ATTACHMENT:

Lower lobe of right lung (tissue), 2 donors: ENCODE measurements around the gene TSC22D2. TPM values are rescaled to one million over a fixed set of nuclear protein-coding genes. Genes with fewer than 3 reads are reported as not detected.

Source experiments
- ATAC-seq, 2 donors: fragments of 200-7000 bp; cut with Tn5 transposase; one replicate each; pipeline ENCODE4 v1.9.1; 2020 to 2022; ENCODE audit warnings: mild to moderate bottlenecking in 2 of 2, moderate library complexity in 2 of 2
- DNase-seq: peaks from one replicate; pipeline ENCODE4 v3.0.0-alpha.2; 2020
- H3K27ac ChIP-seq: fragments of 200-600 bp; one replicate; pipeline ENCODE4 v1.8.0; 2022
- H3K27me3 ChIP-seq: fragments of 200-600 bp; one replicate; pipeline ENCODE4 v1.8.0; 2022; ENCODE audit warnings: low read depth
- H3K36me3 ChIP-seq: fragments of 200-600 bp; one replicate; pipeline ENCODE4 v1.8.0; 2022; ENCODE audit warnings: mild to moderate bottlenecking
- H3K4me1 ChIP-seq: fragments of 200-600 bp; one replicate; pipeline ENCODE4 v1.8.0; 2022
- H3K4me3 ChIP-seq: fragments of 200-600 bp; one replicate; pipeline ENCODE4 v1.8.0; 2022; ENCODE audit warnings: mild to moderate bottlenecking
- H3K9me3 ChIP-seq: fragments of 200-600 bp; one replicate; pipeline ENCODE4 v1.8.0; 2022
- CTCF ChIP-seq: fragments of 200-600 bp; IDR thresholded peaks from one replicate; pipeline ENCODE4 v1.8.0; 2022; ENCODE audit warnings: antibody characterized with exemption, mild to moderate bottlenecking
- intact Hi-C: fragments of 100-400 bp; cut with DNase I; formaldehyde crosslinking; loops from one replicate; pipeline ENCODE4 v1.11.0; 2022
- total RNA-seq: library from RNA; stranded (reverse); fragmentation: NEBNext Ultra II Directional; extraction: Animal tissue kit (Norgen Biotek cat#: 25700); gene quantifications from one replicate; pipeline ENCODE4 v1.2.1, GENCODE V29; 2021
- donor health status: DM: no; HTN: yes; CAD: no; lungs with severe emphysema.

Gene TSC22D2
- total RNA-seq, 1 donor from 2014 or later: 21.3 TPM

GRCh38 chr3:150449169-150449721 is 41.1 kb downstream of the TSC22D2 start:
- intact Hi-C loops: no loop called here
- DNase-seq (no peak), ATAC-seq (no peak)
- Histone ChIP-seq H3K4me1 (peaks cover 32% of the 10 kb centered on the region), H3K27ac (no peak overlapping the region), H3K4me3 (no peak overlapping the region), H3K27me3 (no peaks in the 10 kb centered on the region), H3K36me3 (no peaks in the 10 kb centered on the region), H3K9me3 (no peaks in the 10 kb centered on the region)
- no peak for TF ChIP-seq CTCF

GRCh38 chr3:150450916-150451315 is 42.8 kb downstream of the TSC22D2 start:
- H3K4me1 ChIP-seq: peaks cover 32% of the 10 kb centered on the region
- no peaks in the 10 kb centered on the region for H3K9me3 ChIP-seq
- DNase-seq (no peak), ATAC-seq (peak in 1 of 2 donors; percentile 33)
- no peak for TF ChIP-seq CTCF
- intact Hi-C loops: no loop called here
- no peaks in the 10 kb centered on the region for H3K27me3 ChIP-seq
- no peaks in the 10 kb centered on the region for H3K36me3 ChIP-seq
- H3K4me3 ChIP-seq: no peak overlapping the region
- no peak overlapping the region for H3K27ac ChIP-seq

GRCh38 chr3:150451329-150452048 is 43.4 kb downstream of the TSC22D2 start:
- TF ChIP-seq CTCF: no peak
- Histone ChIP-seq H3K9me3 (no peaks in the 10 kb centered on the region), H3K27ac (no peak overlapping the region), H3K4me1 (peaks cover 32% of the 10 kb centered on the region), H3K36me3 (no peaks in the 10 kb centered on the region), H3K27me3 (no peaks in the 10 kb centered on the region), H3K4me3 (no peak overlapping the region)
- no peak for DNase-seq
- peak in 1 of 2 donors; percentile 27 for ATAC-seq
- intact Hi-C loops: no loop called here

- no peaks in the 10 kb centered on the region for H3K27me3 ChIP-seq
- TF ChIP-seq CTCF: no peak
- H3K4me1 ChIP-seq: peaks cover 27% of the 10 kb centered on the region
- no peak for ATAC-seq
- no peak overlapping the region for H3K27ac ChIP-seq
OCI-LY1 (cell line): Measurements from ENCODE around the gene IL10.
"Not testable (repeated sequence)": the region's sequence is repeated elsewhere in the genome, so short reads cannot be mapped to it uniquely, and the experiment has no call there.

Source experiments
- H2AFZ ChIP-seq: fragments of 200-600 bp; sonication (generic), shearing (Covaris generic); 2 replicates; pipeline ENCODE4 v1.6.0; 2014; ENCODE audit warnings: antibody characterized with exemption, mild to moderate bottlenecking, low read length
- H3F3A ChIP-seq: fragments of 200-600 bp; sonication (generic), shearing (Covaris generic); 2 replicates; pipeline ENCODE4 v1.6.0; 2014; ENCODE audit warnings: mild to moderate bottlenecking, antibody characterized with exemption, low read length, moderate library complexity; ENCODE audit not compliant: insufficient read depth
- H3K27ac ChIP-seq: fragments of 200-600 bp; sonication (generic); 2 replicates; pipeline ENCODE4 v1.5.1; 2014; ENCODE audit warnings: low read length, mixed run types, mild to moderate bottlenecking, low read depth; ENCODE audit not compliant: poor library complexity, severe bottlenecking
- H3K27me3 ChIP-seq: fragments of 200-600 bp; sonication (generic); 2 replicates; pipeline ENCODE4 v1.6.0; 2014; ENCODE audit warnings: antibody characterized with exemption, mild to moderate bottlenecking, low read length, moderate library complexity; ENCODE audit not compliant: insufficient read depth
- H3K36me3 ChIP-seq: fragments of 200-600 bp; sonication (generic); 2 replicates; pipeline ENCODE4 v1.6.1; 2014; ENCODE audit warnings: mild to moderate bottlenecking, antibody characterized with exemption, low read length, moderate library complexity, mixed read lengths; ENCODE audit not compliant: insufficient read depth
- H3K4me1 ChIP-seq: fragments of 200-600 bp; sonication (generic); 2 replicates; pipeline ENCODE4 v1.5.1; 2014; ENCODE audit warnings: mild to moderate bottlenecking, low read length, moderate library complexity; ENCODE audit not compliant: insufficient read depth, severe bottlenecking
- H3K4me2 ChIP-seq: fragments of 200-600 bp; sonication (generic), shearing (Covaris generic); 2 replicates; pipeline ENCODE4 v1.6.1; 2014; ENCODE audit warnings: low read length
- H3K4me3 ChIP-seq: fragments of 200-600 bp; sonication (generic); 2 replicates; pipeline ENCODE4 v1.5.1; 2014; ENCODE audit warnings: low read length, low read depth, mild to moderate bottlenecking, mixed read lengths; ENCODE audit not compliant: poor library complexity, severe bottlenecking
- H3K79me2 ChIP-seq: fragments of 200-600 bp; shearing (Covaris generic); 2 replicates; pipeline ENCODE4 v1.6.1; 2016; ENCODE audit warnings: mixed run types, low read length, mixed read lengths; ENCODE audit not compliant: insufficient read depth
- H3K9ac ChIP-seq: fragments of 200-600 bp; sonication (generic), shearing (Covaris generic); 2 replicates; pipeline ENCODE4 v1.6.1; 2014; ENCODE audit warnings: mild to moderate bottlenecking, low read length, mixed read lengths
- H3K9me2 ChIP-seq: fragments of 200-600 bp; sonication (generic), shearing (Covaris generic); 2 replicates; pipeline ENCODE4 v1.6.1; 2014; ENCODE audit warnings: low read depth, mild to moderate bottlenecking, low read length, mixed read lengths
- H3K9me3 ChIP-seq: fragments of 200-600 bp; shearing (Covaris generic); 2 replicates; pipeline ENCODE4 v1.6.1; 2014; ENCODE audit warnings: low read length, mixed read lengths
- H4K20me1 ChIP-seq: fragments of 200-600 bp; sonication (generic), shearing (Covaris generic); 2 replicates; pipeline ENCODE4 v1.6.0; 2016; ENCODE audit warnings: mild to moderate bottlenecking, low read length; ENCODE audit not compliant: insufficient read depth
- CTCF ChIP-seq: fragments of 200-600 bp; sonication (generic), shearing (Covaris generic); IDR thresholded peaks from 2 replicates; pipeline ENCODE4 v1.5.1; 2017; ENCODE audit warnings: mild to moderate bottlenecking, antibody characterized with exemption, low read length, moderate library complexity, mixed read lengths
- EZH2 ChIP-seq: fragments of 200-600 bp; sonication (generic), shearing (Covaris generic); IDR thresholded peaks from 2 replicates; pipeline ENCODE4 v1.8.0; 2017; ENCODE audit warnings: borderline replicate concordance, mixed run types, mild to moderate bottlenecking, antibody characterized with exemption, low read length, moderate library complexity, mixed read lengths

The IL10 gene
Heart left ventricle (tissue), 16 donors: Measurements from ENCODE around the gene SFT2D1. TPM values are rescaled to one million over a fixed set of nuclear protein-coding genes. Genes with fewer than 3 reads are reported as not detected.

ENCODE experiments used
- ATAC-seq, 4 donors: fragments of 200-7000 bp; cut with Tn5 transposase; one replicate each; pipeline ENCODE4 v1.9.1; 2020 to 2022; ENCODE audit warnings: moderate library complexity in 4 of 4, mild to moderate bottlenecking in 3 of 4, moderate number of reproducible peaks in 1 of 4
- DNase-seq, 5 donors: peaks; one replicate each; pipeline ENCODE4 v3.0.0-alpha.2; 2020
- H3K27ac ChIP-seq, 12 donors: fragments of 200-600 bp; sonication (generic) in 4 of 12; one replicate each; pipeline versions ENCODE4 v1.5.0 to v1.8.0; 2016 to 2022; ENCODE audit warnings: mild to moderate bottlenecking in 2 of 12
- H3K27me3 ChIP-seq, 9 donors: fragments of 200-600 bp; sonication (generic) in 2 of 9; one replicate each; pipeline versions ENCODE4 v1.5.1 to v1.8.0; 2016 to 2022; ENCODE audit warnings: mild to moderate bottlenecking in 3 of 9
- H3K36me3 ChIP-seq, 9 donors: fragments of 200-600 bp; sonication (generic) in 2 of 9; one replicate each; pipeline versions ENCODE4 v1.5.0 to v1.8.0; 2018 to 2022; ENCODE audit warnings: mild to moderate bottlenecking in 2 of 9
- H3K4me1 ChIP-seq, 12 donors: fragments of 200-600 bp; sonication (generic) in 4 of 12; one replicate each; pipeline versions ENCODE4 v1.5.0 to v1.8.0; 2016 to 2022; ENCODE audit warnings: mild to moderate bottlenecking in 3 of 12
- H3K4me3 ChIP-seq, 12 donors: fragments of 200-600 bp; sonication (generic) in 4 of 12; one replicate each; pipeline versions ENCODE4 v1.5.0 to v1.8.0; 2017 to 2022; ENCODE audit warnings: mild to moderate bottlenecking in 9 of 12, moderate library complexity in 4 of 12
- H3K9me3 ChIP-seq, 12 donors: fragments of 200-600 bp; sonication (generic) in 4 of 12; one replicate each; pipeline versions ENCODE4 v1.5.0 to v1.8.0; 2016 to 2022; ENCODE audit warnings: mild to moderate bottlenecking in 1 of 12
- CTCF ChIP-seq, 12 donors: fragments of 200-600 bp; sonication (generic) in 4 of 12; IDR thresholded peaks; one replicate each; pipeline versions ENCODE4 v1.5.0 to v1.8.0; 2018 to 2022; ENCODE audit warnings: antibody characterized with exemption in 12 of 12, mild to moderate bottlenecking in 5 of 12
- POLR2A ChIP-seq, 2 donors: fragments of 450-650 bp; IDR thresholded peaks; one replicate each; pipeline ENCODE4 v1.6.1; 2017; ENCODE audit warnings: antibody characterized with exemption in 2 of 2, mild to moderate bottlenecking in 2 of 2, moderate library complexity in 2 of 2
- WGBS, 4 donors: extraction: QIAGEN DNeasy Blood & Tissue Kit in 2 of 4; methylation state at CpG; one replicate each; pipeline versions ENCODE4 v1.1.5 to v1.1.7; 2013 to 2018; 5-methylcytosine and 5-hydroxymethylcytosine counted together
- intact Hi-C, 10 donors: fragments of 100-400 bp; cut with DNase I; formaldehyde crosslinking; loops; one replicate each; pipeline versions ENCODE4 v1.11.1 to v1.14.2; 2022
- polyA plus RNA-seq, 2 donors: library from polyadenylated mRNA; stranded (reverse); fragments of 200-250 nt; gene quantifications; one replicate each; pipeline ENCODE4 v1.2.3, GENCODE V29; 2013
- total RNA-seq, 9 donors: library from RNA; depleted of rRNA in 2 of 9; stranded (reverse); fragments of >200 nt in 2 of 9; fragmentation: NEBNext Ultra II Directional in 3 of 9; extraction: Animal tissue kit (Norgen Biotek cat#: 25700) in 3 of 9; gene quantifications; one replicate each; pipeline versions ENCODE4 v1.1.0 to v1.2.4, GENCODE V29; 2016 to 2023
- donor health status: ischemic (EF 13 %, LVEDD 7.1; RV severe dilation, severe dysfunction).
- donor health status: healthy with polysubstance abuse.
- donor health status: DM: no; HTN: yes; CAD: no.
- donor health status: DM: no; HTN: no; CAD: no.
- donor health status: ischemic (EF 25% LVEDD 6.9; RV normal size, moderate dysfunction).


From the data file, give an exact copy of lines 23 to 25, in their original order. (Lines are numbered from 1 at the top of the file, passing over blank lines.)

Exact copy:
- H3K4me1 ChIP-seq: peaks cover 32% of the 10 kb centered on the region
- no peaks in the 10 kb centered on the region for H3K9me3 ChIP-seq
- DNase-seq (no peak), ATAC-seq (peak in 1 of 2 donors; percentile 33)